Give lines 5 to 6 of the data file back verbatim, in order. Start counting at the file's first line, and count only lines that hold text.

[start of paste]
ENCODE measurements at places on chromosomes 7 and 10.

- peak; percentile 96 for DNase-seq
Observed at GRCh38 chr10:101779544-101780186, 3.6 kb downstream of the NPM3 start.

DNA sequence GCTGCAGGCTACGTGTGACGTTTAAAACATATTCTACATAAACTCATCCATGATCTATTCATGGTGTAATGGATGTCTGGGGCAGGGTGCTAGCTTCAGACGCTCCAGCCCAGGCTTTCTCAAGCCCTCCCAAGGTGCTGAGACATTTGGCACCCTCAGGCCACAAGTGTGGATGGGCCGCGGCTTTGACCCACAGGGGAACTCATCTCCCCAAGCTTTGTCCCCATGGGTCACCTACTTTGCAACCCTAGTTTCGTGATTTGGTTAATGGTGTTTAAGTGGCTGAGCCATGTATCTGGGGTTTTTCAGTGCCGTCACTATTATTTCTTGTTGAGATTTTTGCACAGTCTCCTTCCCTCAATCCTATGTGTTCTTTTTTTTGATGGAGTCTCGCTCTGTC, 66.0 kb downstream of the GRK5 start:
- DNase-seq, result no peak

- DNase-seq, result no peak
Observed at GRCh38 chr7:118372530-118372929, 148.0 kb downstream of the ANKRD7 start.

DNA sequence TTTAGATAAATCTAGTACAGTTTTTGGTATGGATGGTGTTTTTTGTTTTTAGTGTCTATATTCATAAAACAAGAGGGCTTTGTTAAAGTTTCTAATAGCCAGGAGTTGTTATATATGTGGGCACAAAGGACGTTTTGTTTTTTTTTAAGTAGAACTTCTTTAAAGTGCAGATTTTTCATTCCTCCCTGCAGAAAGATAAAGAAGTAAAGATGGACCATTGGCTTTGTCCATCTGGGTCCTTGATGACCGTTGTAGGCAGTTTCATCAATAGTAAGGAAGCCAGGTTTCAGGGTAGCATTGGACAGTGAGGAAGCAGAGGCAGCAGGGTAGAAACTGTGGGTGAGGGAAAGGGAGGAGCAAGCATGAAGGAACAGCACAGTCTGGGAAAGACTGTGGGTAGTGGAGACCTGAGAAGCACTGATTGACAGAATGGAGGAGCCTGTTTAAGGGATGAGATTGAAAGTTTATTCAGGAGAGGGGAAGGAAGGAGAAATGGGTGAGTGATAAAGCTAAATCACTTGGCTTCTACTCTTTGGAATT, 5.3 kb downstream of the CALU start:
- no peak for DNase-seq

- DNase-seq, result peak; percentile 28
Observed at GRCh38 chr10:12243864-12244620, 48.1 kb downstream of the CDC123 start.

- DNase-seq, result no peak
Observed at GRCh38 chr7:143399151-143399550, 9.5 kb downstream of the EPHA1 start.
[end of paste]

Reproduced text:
- DNase-seq, result no peak

- DNase-seq, result no peak